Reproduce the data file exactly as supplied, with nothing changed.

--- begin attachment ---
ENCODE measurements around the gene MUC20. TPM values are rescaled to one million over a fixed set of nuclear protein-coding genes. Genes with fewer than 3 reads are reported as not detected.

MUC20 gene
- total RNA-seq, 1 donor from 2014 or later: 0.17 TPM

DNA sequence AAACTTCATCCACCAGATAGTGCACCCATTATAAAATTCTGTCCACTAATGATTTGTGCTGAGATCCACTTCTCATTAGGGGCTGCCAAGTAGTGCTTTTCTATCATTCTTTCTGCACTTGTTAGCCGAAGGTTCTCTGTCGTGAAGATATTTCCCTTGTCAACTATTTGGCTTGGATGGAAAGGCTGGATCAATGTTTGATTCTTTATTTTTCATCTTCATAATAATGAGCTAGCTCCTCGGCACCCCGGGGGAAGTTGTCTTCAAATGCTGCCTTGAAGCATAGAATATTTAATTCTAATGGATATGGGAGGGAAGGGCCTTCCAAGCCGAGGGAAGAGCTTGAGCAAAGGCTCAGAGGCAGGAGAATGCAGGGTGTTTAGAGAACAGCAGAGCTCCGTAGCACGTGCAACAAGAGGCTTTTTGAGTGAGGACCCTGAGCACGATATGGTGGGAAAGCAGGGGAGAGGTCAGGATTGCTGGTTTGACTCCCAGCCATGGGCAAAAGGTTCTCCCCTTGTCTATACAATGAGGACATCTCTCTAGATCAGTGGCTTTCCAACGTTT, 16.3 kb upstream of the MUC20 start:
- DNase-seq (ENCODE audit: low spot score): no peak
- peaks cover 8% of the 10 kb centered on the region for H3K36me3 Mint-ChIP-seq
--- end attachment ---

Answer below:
ENCODE measurements around the gene MUC20. TPM values are rescaled to one million over a fixed set of nuclear protein-coding genes. Genes with fewer than 3 reads are reported as not detected.

MUC20 gene
- total RNA-seq, 1 donor from 2014 or later: 0.17 TPM

DNA sequence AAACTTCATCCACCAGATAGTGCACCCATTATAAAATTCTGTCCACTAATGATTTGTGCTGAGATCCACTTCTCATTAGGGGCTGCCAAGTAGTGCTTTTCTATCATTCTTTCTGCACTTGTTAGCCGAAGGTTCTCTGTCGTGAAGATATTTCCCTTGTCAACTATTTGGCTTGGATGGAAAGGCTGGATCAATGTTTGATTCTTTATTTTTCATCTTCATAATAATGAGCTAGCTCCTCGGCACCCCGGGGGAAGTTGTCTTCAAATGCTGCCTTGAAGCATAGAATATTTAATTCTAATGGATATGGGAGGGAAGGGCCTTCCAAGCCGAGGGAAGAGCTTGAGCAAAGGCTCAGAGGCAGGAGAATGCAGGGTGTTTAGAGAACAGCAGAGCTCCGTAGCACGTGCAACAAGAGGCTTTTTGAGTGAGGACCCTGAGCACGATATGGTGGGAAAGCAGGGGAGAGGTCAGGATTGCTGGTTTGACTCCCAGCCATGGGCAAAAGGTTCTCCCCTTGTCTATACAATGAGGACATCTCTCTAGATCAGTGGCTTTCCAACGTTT, 16.3 kb upstream of the MUC20 start:
- DNase-seq (ENCODE audit: low spot score): no peak
- peaks cover 8% of the 10 kb centered on the region for H3K36me3 Mint-ChIP-seq